Retirement Reality and Truth

When people met me here in Arizona, they always asked: “Are You retired?” I wasn’t so lucky. I left the lucrative, high paying corporate life and agency ownership in NY to move to Arizona. It was unchartered, and operated at a different level than back East.

1999 was a time when there was NO real internet or virtual world, it was assumed by clients of my newly created PR firm, that I was retiring. But that was NOT the case.

The economics were different. Clients didn’t pay here what they did ‘there,’ but in life, one adapts to the market and also, the cost of living.

In 2017, at 64, I decided to retire. There were a few reasons; a business relationship gone sour with someone who worked with different values and ethics. A lawsuit victory a year later, there is some comfort.

I made a conscious decision to exit with my legacy intact, my skills as sharp as they were when I first started as a PR guy in 1976 and knowing I did some pretty amazing work for the companies that employed me and the clients that hired me. There’s a saying: no one can make you feel bad about yourself, only YOU can do that.

Relevance as we get into our 60’s seems to weigh heavily on our minds. We know where we were but where are we now and where are we headed? The fact that I-and many others-have not found that answer, means there is the unknown and not knowing what tomorrow will bring, is what keeps us searching with enthusiasm.

At 64, my Dad was playing tennis three times a week and in a bowling league. Despite the fact that his pants were pulled up in typical South Florida style, age was not important to him. He had a job, not a career and his private time is what he cherished.

He moved to Florida permanently in 1977. He was just 54. Too young to retire and but too old to live under the tutelage of his brother/partner. My mom was a retired teacher with a pension. But they still needed an income. I watched them struggle and my brother and I sent them money from time to time. They hated it. They never wanted to rely on their children. Sometimes, weeks would pass before the checks were cashed. I made a promise to myself to never have that happen to me.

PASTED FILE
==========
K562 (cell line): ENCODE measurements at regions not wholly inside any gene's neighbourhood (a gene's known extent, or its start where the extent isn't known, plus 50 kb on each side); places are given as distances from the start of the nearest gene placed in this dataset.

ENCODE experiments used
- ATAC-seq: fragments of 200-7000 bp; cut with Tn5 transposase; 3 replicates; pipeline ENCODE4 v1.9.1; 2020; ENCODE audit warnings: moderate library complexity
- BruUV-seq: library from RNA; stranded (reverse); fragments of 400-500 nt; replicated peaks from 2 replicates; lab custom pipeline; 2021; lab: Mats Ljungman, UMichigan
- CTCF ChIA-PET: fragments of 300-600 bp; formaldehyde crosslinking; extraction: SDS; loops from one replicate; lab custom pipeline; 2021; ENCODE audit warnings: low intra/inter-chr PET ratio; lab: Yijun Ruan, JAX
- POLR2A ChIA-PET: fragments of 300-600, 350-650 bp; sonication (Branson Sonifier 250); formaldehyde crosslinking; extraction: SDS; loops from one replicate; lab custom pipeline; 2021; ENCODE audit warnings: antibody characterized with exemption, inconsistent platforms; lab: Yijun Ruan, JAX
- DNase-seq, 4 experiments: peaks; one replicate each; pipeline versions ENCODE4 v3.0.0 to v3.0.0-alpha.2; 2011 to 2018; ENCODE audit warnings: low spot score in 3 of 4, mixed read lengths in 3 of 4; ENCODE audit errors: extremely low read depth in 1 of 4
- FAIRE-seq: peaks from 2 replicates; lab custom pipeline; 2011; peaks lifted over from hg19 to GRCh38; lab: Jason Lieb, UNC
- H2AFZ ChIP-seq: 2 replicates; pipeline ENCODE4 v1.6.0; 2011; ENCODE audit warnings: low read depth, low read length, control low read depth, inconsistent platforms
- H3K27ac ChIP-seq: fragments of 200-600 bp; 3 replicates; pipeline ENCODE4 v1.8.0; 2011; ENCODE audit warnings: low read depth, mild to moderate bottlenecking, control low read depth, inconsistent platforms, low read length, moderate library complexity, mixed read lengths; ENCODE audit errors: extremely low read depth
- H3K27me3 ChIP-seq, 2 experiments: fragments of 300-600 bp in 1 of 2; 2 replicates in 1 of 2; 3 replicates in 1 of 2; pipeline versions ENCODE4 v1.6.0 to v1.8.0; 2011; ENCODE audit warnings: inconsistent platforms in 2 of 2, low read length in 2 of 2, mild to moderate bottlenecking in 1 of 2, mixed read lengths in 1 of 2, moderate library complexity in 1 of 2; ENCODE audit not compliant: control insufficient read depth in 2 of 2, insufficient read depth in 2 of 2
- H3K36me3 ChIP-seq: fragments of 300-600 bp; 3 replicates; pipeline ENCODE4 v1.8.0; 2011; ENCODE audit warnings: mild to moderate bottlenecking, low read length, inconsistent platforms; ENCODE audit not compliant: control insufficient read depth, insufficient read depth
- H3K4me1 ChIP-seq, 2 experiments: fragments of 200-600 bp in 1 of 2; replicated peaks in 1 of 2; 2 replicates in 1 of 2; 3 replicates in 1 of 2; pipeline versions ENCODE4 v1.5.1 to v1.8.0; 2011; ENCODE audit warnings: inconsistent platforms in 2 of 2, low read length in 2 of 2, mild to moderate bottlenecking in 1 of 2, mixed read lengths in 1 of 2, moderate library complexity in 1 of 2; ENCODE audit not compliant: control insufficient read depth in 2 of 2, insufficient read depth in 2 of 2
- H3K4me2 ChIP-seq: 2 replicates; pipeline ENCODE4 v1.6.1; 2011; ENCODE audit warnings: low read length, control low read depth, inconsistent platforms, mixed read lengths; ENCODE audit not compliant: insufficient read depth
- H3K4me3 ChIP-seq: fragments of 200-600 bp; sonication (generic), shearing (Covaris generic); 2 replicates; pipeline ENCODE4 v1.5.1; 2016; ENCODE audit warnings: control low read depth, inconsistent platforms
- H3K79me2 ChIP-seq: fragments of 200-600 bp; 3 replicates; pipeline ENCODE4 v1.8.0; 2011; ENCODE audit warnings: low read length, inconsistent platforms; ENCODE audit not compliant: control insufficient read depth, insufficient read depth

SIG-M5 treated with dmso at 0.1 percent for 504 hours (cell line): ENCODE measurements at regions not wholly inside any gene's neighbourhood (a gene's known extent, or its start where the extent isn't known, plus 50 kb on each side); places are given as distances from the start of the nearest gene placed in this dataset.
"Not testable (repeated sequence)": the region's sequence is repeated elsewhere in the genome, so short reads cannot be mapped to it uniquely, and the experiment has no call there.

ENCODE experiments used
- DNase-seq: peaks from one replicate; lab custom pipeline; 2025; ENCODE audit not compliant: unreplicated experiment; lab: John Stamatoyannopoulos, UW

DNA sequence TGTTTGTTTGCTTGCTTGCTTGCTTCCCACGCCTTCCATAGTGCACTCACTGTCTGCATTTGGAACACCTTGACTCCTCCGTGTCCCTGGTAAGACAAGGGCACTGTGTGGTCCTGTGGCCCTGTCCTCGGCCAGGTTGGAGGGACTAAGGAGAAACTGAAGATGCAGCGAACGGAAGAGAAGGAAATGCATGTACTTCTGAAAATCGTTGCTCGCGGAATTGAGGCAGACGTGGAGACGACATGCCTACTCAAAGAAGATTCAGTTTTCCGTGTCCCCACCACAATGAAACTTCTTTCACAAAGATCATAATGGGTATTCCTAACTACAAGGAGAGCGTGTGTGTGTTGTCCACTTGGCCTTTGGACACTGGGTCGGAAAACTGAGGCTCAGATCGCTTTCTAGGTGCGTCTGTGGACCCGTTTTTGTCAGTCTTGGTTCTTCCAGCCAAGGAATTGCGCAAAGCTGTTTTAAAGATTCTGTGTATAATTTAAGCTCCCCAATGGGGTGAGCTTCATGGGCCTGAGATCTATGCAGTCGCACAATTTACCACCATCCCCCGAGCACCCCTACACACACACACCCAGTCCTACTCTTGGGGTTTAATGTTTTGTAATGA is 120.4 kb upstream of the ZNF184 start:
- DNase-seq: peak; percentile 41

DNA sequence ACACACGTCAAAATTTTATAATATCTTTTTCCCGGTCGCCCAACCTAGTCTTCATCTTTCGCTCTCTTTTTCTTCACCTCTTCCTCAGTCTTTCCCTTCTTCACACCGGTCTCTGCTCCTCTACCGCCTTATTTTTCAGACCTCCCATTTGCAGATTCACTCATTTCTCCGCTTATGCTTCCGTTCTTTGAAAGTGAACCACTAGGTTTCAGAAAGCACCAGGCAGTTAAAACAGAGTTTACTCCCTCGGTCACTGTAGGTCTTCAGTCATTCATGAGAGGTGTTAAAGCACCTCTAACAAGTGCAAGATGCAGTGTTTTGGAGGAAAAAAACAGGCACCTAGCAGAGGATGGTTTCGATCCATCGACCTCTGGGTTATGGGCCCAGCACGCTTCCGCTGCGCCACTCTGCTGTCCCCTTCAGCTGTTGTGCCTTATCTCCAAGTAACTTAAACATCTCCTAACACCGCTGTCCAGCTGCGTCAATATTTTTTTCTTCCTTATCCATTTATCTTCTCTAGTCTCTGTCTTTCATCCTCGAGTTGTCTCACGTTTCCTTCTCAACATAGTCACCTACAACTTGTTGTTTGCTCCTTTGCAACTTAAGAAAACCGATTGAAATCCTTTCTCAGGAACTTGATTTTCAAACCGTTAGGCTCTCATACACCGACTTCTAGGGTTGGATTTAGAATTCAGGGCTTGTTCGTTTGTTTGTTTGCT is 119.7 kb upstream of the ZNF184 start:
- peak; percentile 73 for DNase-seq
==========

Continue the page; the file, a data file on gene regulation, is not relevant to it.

Life in Arizona was different. My corporate years provided a net for those retirement years but money can never take the place of feeling worthy. That comes from knowing you’re talented and knowing it is respected. I came to grips with the fact that my past would not guarantee my future.

But it wasn’t until a year ago that I realized, no one can take away who I am and what I have accomplished. Other’s rejection could not diminish me. It would NOT diminish me.

In the year since, I have volunteered for animal rescue (dogs, not cats), driven for Uber, worked on my new house, still trying to sell the old one and recently offered to help returning veterans write their resumes and help them transition into a new business world. All to keep busy and enjoy my life.

I was in NY a few months ago and saw an old friend who is financially sound but also struggles with the question: what is our place? How do we gain the respect we had (and still have)?

I don’t think there is anyone who is approaching their sixth decade,or is there already, who doesn’t ponder that question every day.

As Fredo Corleone used to say: “I’m smaaart!”

As we wake each morning, I’m reminded of a quote by Orson Welles; “I have always been more interested in experiment, than in accomplishment.”

Experiments happen in a lab and I’m finding that the world is a huge laboratory that has many things untried and untested. And that is what inspires me to be a discoverer of a whole new world. And that is what makes me relevant.

So, in a nutshell and admitting the truth, I left because my talent was not appreciated. I didn’t feel I was perceived as valuable and every phone call from a prospective client was a negative reinforcement. And who needs that?

There are likely new roads, new jobs, new volunteer projects that place value.

Jackie Robinson said: The most luxurious possession, the richest treasure anybody has, is his personal dignity.

And if you don’t have that, no amount of business can ever compensate.